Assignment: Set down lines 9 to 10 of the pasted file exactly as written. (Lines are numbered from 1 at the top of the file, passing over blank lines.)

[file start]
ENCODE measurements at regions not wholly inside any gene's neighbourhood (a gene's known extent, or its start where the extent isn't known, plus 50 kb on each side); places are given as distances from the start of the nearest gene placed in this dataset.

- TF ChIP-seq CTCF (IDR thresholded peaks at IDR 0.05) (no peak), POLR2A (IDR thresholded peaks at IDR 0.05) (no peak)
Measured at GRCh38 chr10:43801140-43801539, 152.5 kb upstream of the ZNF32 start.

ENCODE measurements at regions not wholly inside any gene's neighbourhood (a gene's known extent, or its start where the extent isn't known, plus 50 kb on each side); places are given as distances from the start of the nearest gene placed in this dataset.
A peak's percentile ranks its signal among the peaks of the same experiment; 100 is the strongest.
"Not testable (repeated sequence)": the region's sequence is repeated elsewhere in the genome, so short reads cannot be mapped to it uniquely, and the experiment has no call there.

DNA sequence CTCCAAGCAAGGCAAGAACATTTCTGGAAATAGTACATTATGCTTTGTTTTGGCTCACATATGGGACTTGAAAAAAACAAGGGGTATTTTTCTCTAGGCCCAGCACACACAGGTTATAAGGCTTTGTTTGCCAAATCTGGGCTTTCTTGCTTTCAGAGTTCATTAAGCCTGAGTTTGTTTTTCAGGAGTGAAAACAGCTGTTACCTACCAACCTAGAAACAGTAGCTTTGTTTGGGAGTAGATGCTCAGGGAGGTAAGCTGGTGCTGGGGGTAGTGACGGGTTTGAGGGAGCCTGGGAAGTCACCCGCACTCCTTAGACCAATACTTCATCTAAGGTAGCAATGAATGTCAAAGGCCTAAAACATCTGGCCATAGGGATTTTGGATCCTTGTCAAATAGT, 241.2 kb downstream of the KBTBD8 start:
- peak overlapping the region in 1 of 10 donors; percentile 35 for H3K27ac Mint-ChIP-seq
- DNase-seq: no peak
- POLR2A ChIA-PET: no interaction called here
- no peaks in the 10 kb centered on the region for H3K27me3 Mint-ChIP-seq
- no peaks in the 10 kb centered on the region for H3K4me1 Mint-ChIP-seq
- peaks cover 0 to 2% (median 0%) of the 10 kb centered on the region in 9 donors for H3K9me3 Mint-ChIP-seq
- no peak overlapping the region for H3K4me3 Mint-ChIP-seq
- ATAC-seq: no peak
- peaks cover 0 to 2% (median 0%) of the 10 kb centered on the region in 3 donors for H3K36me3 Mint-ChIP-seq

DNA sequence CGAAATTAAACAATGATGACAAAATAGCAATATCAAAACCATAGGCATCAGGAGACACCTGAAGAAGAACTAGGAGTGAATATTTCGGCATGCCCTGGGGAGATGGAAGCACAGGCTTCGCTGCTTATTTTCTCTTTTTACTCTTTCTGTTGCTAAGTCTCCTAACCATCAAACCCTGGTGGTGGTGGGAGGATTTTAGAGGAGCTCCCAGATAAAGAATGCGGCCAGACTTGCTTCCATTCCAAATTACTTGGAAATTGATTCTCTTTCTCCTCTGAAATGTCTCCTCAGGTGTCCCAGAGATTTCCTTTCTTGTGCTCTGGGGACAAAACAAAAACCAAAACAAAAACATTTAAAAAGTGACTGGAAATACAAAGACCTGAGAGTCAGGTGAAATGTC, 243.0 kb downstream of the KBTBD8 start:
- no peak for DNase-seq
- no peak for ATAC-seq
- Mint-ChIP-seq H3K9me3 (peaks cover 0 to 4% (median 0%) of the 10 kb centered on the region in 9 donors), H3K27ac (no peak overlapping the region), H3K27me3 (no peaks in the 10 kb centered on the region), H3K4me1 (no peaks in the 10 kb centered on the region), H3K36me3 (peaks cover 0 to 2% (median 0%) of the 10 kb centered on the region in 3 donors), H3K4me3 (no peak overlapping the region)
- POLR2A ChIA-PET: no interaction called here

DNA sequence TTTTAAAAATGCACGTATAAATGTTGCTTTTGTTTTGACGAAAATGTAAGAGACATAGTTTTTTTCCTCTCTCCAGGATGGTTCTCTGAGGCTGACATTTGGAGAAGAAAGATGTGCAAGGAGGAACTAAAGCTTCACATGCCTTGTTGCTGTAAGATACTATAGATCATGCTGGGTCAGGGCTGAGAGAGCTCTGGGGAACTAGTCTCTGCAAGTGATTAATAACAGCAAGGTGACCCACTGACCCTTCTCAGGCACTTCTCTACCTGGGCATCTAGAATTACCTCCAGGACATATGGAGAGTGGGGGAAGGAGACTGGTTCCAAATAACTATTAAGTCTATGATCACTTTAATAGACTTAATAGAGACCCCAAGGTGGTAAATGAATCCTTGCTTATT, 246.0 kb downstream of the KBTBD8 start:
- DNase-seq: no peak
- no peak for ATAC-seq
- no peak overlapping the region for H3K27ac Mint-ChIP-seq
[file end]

- DNase-seq: no peak
- POLR2A ChIA-PET: no interaction called here